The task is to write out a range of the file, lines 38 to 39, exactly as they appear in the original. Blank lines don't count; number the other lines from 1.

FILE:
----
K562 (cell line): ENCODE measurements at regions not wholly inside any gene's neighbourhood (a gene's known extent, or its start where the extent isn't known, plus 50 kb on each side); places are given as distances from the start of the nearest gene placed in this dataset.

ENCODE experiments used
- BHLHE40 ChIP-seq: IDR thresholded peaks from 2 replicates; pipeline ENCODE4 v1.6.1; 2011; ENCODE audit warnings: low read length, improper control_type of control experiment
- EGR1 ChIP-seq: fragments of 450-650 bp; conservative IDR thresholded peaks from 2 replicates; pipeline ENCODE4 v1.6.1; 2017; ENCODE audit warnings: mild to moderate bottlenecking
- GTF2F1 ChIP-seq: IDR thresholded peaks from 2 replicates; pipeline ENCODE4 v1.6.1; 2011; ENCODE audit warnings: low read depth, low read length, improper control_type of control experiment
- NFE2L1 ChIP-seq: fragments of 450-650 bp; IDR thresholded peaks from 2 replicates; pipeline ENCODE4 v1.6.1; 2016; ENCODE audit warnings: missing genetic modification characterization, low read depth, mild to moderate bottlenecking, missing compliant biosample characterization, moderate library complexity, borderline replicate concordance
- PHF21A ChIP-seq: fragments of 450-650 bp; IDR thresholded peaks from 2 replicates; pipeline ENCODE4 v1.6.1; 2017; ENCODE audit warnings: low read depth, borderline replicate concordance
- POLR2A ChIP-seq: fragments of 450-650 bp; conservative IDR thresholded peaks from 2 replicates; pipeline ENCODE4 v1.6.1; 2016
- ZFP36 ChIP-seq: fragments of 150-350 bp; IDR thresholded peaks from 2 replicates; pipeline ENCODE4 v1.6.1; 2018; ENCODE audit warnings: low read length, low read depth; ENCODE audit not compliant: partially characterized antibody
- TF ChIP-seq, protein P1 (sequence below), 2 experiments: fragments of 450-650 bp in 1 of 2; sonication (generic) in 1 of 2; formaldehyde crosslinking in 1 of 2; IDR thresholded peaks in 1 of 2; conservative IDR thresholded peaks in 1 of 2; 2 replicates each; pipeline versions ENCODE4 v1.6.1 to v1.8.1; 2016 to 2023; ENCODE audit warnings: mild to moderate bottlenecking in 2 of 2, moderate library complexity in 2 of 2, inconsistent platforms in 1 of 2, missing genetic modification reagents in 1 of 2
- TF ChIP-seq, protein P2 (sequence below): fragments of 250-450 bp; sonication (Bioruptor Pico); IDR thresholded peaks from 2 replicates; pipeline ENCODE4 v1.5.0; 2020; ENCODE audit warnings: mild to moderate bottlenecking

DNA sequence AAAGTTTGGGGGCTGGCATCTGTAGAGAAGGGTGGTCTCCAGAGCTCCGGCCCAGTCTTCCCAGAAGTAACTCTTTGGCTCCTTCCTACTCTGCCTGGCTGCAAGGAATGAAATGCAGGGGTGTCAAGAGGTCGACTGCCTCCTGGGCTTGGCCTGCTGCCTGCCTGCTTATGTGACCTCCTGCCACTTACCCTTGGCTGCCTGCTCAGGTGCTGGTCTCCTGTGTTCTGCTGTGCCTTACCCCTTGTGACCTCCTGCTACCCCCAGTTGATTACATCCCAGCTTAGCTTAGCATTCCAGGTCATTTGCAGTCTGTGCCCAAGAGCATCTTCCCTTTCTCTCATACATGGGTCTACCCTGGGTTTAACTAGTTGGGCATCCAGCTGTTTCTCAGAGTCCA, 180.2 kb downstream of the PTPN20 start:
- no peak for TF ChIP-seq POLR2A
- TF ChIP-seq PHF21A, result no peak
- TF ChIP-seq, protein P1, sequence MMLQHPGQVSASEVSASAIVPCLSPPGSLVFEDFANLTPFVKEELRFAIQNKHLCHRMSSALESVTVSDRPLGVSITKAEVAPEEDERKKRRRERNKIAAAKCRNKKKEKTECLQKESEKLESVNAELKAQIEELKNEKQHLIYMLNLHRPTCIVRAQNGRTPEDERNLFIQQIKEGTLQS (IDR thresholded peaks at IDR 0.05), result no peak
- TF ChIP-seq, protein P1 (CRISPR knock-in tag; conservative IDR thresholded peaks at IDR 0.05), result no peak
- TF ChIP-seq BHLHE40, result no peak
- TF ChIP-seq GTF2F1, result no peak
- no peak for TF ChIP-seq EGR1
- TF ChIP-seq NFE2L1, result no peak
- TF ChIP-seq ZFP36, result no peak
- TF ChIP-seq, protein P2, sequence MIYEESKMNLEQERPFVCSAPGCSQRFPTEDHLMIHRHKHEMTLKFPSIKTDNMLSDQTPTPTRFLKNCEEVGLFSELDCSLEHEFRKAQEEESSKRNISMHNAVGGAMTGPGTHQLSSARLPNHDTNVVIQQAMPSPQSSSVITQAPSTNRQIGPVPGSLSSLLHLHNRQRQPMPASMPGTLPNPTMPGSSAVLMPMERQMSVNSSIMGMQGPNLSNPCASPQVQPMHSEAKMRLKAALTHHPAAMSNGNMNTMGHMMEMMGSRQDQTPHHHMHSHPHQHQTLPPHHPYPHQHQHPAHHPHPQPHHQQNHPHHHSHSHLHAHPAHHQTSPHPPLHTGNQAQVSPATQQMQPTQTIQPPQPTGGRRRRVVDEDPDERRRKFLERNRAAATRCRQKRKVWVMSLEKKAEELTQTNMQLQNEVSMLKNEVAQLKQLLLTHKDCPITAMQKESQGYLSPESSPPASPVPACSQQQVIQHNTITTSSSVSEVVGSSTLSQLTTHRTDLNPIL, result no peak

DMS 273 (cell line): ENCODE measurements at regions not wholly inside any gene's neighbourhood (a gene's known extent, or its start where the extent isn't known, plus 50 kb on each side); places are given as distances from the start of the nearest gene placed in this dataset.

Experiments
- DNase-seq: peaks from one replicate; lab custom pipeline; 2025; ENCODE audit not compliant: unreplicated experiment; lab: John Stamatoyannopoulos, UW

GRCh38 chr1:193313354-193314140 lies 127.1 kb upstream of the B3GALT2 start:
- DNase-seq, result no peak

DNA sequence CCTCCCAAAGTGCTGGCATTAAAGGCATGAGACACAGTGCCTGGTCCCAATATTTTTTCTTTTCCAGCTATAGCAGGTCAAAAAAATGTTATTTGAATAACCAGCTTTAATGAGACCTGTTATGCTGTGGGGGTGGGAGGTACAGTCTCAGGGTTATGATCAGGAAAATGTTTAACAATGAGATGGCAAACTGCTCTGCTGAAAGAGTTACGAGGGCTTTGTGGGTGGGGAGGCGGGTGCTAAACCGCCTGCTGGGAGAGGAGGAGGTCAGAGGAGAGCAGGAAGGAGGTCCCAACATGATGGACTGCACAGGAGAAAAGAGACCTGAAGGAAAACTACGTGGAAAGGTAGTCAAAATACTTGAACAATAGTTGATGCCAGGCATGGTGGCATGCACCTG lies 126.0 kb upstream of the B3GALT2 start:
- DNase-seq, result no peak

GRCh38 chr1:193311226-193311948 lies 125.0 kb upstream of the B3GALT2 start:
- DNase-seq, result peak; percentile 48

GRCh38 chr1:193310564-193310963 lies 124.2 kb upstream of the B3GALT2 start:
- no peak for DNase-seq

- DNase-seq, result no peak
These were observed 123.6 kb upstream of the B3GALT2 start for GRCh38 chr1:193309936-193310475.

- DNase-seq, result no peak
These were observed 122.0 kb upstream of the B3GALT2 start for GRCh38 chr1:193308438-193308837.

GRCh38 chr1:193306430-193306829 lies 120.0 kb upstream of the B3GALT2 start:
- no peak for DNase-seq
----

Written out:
GRCh38 chr1:193306430-193306829 lies 120.0 kb upstream of the B3GALT2 start:
- no peak for DNase-seq